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Communities of Practice

Interested in connecting with your WCU colleagues? Hoping to meet others with similar teaching, learning, scholarship, or engagement interests? Join a Community of Practice (CoP).

Etienne Wenger summarizes Communities of Practice (CoP) as “groups of people who share a concern or a passion for something they do and learn how to do it better as they interact regularly.” This learning that takes place is not necessarily intentional (Lave and Wenger).

Communities of Practice (CoP) enable participants to gain cross-disciplinary connections, scholarly advice, and insights from experienced peer faculty and staff members. CoP Groups are led by Associates who facilitate 6-15 faculty and staff members to develop a topic and related activities of interest during the semester. Groups meet as often as Associates or the group feel appropriate. Together, each group creates a community to learn about and support its topic.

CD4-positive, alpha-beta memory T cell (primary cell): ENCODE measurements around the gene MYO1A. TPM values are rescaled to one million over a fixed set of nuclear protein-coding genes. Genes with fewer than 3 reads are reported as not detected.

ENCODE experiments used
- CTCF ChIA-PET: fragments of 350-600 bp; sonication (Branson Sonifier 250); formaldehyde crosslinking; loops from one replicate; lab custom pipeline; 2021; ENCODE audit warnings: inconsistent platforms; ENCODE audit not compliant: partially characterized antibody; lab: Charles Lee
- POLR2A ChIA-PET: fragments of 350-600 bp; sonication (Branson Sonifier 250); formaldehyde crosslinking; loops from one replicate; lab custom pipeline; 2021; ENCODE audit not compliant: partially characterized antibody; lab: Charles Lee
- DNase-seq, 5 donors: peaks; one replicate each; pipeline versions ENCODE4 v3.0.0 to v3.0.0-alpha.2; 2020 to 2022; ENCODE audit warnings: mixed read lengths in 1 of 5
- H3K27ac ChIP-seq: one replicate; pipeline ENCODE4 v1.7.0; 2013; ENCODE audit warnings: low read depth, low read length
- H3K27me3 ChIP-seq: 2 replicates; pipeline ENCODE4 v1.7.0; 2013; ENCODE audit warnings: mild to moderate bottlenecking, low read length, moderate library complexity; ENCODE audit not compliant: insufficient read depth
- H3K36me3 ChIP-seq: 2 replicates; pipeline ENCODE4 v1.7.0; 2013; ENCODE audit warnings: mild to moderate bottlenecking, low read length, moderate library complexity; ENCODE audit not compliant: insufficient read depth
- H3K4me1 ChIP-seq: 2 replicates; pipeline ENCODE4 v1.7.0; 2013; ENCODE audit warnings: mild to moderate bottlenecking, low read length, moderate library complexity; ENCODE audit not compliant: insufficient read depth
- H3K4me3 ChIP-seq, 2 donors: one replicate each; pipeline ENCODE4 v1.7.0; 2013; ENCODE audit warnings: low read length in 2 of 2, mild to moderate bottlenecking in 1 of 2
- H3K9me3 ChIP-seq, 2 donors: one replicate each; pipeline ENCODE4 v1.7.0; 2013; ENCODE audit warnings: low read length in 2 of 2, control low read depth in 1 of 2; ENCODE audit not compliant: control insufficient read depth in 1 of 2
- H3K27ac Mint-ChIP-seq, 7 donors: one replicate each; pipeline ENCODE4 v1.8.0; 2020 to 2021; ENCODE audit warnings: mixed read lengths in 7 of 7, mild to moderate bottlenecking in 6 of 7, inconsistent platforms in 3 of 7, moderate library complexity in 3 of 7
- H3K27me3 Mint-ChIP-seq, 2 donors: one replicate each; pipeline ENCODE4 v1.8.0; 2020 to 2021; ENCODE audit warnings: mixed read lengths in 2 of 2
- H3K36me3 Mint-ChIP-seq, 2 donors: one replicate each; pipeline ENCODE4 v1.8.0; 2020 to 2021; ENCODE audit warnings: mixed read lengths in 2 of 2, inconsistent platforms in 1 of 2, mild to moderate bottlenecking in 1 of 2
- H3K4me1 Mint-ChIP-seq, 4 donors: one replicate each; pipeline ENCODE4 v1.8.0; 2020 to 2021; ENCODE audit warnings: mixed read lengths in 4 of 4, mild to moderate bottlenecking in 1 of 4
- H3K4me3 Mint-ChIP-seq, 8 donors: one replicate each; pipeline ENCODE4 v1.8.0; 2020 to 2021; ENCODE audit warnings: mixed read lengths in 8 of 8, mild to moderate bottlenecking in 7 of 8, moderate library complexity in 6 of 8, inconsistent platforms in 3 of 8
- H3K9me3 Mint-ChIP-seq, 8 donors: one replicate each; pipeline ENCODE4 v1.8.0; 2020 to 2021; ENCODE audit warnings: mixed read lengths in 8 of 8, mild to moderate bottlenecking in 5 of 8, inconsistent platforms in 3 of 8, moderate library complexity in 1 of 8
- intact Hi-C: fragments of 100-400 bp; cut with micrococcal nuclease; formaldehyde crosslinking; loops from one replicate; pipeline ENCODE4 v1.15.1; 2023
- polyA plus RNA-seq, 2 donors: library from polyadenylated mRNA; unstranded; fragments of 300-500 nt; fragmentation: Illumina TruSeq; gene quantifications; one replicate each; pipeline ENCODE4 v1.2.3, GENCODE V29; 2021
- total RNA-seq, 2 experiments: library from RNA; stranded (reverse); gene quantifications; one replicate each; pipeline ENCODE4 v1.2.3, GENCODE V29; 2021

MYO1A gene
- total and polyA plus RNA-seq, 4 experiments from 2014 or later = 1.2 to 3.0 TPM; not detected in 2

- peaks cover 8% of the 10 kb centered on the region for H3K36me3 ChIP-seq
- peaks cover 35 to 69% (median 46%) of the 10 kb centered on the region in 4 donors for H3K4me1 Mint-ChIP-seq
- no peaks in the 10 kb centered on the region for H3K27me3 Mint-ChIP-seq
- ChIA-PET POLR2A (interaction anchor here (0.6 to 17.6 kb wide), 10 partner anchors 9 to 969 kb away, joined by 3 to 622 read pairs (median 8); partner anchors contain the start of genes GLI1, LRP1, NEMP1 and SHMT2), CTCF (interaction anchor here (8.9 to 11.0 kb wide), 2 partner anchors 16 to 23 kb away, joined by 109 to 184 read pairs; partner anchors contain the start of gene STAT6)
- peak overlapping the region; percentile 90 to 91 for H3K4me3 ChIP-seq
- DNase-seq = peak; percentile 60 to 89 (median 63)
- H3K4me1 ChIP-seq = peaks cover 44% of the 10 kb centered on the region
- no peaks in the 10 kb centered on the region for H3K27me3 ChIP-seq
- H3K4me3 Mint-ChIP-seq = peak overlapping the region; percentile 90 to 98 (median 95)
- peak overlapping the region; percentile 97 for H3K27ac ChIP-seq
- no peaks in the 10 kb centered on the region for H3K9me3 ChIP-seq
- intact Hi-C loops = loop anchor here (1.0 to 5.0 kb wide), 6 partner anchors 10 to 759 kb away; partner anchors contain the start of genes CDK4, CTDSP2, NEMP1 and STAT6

One needs to distinguish between what is a CoP and what is not.

There are three required components of CoPs:

  1. There needs to be a domain. A CoP has an identity defined by a shared domain of interest; it’s not just a network of people or club of friends. Membership implies a commitment to the domain.
  2. There needs to be a community. A necessary component is that members of a specific domain interact and engage in shared activities, help each other, and share information with each other. They build relationships that enable them to learn from each other.
  3. There needs to be a practice: The third requirement for a CoP is that the members are practitioners. They develop a shared repertoire of resources which can include stories, helpful tools, experiences, stories, ways of handling typical problems, etc. Informal conversations held by people of the same profession help people share and develop a set of cases and stories that can become a shared repertoire for their practice, whether they realize it or not.

For more information about joining or leading a CoP Group, please contact the Coulter Faculty Commons.


  1. Lave, J. (1991). Situating learning in communities of practice. Perspectives on socially shared cognition, 2, 63-82.
  2. Lave, J., & Wenger, E. (1998). Communities of practice: Learning, meaning, and identity.
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